1. The two second appeals, Nos. 2388 and 2466 of 1906 are appeals against a decision of the District Judge of Murshidabad in suits for arrears of rent. The defendant is sued on the basis of two kabuliats executed by him in favour of the plaintiff on the 18th October 1894, which he now repudiates on the grounds (i) that they were obtained from him by oppression and threats, and (it) that they are illegal, being contrary to the provisions of Section 29 of the Bengal Tenancy Act.
2. Both the lower Courts have found that the kabuliats were not extorted from the defendant by oppression or threats, but were executed voluntarily by him. But the lower appellate Court has held that the kabuliats are void, being contrary to the provisions of Section 29 of Act VIII of 1885. It has been further held that the fact that the defendant has paid rent at the rate mentioned in the kabuliats for some time is immaterial, and that a decree which the plaintiff obtained against the defendant for the rent, which is the subject of dispute in the suit to which appeal No. 2466 relates, does not make the question of the rate of rent payable res judicata.
3. The plaintiff now appeals. On his behalf it has been urged (i) that the kabuliats are legal, being executed in settlement of disputes which arose between the landlord and the defendant both as to the amount of rent payable and the area of the defendant's holding; (ii) that the enhancement agreed to in the kabuliats is only the price of the privilege of transferring holdings without the consent of the landlord conferred by the leases; (in) that the leases are not void, but voidable, and that as the defendant has paid the rents stipulated for in them for many years without objection, he cannot now question them; (iv) that the leases are at least good to the extent of the enhancement allowed by Section 29 of the Act; and (v) that the onus of proving that the plaintiff is entitled to additional rent for additional land has been wrongly thrown on the plaintiff. In appeal No. 2464, there is a further plea that the decree obtained by the plaintiff against the defendant on the 16th January 1905 has the effect of res judicata.
4. It appears to us that the appeals must fail on the findings of fact arrived at by the District Judge. He has found that the rent payable by the defendant prior to the execution of the kabuliats was Rs. 32 and that it now amount to Rs. 63, and that consequently the kabuliats contravene the provisions of Section 29 of the Act. He has further found that the defendant is now not in possession of more land than he originally held, so that the enhancement of rent cannot be justified under Section 52, and finally, he has held that there was no dispute between the plaintiff and the defendant as to the rent and area of the defendant's holdings in settlement of which the kabuliats were executed.
5. It may be here explained that the provisions of Section 29 of the Tenancy Act have always been obnoxious to the landlords of Bengal. Soon after the passing of Act VIII of 1885, they endeavoured to evade them by entering into compromise with their tenants. The ruling of this Court in the case of Sheo Sahoy Panday v. Ram Rachia Roy 18 C. 333 gave some countenance to this practice to which recent legislation in Act I of 1907 (B.C.) is intended to put an end. Bat, however, all this may be, the application of the ruling in Sheo Sahoy Panday v. Ram Rachia Roy 18 C. 333 followed in Nath Singh v. Damri Singh 28 C. 90 to these cases is negatived by the finding of fact of the District Judge that there was no dispute between the plaintiff and the defendant, which the execution of the kabuliats now sued on, was intended to settle. That being so, they must be illegal and cannot be given effect to.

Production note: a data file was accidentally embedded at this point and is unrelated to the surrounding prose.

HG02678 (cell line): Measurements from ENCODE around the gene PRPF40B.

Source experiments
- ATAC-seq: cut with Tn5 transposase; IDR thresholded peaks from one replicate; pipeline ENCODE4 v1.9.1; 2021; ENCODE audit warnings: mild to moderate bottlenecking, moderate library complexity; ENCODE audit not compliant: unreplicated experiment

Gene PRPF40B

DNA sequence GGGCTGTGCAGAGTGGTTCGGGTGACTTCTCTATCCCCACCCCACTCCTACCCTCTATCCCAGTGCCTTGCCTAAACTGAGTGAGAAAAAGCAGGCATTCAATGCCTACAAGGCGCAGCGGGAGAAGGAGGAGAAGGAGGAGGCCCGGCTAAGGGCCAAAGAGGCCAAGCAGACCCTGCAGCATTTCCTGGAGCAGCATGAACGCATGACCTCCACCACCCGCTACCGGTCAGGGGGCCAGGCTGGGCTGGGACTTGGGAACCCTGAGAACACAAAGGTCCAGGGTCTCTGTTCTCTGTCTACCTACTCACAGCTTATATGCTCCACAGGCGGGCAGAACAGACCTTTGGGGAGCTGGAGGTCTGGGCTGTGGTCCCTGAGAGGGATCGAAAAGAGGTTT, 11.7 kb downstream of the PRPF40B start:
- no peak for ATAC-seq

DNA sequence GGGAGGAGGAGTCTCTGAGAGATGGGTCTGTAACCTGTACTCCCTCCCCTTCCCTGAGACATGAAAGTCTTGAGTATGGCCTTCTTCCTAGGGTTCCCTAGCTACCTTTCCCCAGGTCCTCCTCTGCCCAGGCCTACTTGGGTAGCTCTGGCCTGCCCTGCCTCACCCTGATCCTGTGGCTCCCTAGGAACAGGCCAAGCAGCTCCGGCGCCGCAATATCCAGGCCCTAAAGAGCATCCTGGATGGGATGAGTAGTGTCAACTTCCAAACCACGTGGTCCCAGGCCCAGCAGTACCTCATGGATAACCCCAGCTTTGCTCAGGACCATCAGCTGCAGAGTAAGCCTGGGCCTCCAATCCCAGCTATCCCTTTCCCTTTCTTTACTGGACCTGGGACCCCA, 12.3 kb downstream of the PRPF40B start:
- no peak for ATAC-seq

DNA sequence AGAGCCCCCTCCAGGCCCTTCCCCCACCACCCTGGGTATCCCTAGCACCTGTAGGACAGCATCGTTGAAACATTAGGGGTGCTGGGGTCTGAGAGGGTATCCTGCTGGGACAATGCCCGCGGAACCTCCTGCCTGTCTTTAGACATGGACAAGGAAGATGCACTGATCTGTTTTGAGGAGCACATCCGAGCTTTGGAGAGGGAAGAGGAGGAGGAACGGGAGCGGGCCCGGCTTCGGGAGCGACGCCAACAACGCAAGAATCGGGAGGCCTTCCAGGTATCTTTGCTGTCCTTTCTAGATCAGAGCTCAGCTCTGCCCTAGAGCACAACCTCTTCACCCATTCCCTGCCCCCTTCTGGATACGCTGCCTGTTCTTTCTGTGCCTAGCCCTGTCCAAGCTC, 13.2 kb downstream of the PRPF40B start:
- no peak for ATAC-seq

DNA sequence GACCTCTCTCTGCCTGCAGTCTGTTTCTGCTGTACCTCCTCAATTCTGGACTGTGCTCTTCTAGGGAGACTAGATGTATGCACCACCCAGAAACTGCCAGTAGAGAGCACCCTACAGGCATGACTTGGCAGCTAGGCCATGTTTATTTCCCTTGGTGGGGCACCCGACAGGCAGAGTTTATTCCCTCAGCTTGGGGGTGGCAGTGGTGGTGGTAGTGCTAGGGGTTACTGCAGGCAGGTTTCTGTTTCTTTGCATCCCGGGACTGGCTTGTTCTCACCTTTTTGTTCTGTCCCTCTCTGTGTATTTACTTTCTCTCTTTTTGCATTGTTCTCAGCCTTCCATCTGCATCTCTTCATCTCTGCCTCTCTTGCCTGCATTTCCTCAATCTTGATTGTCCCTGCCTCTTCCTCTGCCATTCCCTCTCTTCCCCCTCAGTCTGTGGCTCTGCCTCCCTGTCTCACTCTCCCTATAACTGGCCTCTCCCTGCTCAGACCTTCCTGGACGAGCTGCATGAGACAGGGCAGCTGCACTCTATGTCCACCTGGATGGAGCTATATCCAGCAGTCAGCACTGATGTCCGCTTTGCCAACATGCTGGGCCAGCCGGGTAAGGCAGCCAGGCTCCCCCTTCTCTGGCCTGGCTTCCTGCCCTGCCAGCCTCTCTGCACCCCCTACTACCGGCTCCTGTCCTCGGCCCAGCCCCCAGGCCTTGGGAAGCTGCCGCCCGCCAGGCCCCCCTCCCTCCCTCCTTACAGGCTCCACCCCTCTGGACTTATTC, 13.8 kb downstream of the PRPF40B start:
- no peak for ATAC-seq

6. The plea taken by the learned pleader for the appellant that the illegal enhancement of rent agreed to in the kabuliats was but the price of the privilege of transferability of the holdings conveyed by the leases cannot prevail, because (i) this plea was never raised in either of the lower Courts, (ii) it is not shown that the holdings were non-transferable before the execution of the kabuliats, and (iii) it is not shown that there was any dispute between the parties as to the transferability of the holdings in settlement of which the kabuliats were executed.
7. It has been clearly held that the leases executed in contravention of the provisions of Section 29 of the Act are void, not voidable : Probat Chandra Gangapadhya v. Chirag Ali 33 C. 607. Rent has been paid under them in one case for about 11 years, but this does not make legal and operative an illegal and void contract.
8. It has also been held that a contract which is illegal and void as being contrary to the provisions of Section 29 of the Act is not legal and operative to the extent of the enhancement allowed by the rent law : Kristodhone Ghose v. Brojo Gobindo Boy 24 C. 895.
9. The onus of proving that the area of the land has not increased, has not, in our opinion, been improperly thrown on the plaintiff. We agree with the lower Court that when it is shown what the defendant's previous rent was, it is for the plaintiff to justify the enhancement of rent now claimed, which is obviously in excess of the enhancement allowed by the Act.
10. We have carefully examined the ex parte decree relied on by the plaintiff in appeal No. 2466. It is merely a decree for a certain sum of money claimed for a certain period. It decides no question of the rate of rent payable by the defendant. It, therefore, has not the effect of res judicata.
11. We, accordingly, dismiss these appeals with costs.